The Fort Collins Bike Library in Fort Collins, Colorado has been open for only seven months, but it’s already gearing up for a major expansion.
The library currently has about 130 bikes to loan, but hopes to have move that 220 by next year, according to city bike coordinator Dave “DK” Kemp. Next spring, the library, which currently has two locations, also plans to open a new branch on the campus of Colorado State University.
During its summer of operation, the Bike Library has worked to solve two significant issues:
- The library discovered that homeless people were checking out the bikes so they could travel around the city and find work. In order to keep the library bikes available for visitors, the most frequent homeless users were set up with bikes of their own, which they earned by volunteering at least 15 hours at the co-op.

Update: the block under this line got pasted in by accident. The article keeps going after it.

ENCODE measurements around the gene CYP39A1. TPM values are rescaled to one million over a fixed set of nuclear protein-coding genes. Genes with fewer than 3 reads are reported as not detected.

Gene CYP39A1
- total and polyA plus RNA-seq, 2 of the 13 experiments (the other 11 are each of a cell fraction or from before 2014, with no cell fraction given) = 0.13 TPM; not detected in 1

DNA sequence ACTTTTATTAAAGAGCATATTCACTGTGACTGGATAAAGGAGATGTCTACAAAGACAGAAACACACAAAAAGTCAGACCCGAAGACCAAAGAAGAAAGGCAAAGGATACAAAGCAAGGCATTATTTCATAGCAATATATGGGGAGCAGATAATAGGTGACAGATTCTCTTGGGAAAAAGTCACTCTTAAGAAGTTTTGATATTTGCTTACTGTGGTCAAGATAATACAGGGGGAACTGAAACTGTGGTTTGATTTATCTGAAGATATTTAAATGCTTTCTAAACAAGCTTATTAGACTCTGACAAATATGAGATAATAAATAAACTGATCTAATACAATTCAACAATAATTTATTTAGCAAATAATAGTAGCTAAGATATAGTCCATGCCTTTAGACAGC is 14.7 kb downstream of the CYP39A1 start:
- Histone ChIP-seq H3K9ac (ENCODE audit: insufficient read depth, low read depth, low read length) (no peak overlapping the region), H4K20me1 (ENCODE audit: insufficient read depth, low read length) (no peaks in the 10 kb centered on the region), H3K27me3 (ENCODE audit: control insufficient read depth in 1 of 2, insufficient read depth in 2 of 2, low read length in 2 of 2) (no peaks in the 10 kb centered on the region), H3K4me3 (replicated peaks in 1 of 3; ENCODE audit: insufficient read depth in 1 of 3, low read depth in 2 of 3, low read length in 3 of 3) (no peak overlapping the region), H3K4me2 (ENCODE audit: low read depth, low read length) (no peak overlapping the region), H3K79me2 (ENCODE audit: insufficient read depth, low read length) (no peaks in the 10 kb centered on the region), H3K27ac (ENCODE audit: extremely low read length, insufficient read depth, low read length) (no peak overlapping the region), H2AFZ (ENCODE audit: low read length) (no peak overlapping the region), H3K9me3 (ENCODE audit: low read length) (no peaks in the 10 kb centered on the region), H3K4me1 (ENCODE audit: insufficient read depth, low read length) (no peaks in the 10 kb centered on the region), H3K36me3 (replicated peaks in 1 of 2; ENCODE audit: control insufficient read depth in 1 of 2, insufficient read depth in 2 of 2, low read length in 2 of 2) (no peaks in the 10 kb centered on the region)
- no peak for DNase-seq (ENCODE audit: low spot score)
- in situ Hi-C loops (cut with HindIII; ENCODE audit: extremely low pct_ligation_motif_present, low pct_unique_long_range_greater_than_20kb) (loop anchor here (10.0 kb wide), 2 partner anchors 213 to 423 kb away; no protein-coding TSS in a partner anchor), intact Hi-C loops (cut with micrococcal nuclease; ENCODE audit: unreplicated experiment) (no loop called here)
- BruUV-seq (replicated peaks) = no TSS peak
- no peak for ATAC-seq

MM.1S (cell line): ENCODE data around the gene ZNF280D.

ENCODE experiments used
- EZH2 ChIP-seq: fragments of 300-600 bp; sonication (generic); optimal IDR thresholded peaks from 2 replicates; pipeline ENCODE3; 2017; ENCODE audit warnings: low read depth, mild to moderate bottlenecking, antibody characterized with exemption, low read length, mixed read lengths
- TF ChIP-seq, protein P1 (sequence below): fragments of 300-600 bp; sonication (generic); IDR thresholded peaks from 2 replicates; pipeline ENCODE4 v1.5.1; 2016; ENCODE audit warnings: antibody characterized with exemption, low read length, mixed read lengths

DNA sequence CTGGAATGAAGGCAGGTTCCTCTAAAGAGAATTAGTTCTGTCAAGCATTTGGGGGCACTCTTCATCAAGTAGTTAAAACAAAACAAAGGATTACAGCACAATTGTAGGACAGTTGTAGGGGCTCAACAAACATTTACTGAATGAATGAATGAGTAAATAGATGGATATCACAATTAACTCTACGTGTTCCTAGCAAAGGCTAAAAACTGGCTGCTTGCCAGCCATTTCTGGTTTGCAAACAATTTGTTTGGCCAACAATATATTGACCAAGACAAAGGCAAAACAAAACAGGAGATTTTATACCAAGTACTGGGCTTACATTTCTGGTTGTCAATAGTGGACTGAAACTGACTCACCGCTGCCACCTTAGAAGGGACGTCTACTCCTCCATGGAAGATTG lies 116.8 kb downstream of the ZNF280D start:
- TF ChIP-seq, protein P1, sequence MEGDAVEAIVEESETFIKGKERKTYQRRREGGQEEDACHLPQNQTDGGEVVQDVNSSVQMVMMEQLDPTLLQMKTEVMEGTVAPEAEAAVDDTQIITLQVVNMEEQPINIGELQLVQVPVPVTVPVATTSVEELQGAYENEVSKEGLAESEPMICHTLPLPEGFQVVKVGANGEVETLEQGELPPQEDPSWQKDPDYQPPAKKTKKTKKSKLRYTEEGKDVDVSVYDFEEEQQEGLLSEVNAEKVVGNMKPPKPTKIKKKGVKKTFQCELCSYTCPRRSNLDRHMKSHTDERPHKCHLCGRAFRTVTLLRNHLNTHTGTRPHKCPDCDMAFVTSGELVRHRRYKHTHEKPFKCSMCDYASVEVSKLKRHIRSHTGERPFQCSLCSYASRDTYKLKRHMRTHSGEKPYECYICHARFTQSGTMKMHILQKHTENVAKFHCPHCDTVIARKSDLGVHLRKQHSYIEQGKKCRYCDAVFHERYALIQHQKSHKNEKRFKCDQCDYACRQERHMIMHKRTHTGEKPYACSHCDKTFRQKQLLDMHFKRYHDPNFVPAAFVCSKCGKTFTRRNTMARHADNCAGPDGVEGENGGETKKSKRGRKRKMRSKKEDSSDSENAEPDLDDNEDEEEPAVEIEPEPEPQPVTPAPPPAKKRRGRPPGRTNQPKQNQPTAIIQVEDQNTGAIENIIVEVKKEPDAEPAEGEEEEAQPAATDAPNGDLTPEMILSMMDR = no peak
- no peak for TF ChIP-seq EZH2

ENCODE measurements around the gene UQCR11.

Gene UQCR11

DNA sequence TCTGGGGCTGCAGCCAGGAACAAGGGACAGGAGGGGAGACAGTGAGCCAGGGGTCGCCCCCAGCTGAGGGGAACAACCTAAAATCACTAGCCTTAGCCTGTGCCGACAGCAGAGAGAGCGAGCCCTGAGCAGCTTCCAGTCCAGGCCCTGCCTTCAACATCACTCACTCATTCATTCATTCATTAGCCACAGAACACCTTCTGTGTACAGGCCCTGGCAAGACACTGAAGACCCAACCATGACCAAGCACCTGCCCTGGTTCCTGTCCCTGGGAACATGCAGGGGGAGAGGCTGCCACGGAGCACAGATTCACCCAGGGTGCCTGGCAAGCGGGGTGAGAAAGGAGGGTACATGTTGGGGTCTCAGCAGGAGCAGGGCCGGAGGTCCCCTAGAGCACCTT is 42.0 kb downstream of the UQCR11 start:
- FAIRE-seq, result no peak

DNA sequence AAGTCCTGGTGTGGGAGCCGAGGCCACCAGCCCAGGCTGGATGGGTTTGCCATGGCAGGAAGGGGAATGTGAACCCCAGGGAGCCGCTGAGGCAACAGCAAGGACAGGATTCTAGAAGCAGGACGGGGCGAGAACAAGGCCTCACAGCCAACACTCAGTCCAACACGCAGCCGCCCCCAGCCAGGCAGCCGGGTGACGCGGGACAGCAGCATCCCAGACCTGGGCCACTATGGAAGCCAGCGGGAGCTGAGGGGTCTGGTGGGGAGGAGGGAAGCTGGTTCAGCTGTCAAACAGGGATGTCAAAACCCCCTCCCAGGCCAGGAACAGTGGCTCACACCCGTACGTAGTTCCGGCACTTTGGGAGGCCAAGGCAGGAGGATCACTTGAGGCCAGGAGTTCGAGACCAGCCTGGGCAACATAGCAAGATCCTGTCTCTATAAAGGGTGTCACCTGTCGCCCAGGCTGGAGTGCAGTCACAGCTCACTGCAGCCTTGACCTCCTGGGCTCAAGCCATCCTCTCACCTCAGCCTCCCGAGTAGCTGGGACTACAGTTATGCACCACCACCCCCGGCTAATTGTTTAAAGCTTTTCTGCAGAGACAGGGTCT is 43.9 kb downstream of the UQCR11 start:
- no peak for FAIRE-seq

- Too many bikes were coming back with bent rims, broken spokes and other relatively large mechanical problems. “People were abusing the bikes,” Kemp said. The solution: Every library user must now provide a credit card imprint. Kemp said attaching a value to the bikes significantly reduced breakage. “It made people more respectful.”
The bike library is being funded with a federal Congestion Mitigation and Air Quality grant, which aims to help municipalities find ways to reduce vehicle traffic and air pollution. Kemp said the library believes it has kept 7.3 metric tons of carbon dioxide out of the air because people are using the bikes instead of cars.
Since it opened on April 5, more than 1,700 different people have checked out a bike, reducing vehicle trips by an estimated 15,958 miles. During the summer, all of the library’s bikes were typically in use all of the time.
Read more from the Coloradoan.